APA Citation:

Chapman, M. "The "Thrill" of Not Belonging: Sui Sin Far on Citizenship" Paper presented at the annual meeting of the American Studies Association Annual Meeting, Renaissance Hotel, Washington D.C. <Not Available>. 2014-11-28 from http://citation.allacademic.com/meta/p317796_index.html

Publication Type: Internal Paper
Abstract: During the reign of the Exclusion Act (1882-1943) and Canadian Head Tax (1885-1923), when Chinese, regardless of country of origin, found it difficult or expensive to enter North America and were denied citizenship, Sui Sin Far published journalism and fiction sympathetically portraying the suffering caused by these policies and the anti-Asian racism underwriting them. However, Sui Sin Far’s early journalism challenges the common liberal assumption that diasporic Chinese prior to the Chinese Revolution actually desired the rights and responsibilities of North American citizenship. Although the costs of legal exclusion from citizenship should not be minimized, her “Thrilling Experience of a Band of Smugglers in the Lachine Rapids” (Montreal Daily Star, 9 July 1895) and “Chinese Defended” (Montreal Daily Star, 29 Sept. 1896) complicate the desirability of North American citizenship for diasporic Chinese. Like “Inferior Woman” and “White Woman Who Married a Chinese,” stories that challenge the hallowed status of suffrage discourse among Progressives by pointing out its class and racial exclusiveness, these pieces question the desirability of citizenship by suggesting that the mobile subject position of the non-citizen is more “thrilling” than the fixed identity position of the citizen.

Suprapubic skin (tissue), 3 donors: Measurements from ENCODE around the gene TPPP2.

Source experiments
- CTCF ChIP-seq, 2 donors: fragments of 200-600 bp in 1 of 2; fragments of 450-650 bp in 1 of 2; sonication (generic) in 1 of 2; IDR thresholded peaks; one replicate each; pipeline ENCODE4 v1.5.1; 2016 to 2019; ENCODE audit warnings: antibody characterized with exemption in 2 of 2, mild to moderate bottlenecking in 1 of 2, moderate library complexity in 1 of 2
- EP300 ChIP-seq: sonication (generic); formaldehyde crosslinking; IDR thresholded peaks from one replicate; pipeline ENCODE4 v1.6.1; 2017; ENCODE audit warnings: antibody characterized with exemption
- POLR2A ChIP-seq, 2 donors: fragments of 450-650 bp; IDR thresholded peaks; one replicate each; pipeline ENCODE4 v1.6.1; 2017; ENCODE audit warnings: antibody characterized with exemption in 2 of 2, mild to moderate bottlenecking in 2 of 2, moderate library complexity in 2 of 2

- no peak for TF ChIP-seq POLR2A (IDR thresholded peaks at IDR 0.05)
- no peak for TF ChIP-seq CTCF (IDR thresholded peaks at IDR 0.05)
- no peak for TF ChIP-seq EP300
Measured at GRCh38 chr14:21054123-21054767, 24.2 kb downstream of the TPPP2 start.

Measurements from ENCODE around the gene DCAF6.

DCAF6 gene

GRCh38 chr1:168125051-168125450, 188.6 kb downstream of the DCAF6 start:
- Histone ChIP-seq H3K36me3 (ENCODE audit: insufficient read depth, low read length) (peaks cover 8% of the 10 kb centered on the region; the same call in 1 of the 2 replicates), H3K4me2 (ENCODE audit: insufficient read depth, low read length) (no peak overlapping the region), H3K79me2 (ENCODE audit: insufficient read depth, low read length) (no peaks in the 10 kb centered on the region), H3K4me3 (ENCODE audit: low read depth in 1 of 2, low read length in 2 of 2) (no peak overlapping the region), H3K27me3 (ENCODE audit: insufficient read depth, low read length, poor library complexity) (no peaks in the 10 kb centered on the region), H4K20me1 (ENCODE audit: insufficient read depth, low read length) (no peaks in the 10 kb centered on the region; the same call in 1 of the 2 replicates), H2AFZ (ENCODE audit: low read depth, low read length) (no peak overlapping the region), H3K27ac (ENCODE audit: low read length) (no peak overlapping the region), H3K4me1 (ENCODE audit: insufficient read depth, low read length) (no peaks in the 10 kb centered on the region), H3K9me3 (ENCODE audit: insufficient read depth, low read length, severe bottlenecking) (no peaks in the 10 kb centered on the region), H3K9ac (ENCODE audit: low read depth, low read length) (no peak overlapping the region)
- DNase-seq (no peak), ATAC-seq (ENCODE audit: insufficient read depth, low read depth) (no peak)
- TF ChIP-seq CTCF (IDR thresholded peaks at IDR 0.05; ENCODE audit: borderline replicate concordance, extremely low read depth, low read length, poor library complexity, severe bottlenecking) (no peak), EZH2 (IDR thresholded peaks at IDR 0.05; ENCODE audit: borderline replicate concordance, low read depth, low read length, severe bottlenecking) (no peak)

My paper will focus on Sui Sin Far’s celebration of mobility in anonymous journalism I have recently located as part of a larger project to edit her significant uncollected works. “Thrilling Experience,” a piece about the near-fatal smuggling journey of fourteen Chinese men across the swiftly flowing St. Lawrence River from Canada into the U.S., neither endorses the US government’s prerogative to keep Chinese out nor celebrates their safe arrival to the American side; rather it focuses narratively on the moment at which the identities of smuggled subjects are most “up for grabs”: on neither side but rather, dramatically, “at the mouth of the Cataract.” Her delight here, as in her 1900 story “The Smuggling of Tie Co” which is based on this article, is less the achieved outcome—undetected passage into the U.S.--and more the tremendous mobility—literal and metaphorical—that smuggled Chinese have as they hide themselves in various containers--from coffins to canoes—and take on different identities (from cross-gendered to cross-racialized as the Chinese men paddle an “Indian war canoe” in the vicinity of an Iroquois reservation, one disenfranchised group masquerading as another. “Thrilling Experience,” like “Chinese Defended,” does not accept the desirability of citizenship as much as promote self-making and self-transformation.
The thrill of not belonging is one Sui Sin Far herself enjoyed: as a British-born child growing up in Canada; an Anglophone living in a predominantly Francophone city; a half-white journalist reporting on a predominantly black Jamaica or a predominantly aboriginal Lake Superior-Keewatin district; and finally a Canadian living in the U.S. Ultimately, my paper will reflect on the identificatory possibilities implicit in non-belonging which, in Sui Sin Far’s oeuvre, anticipates alternatives to national belonging.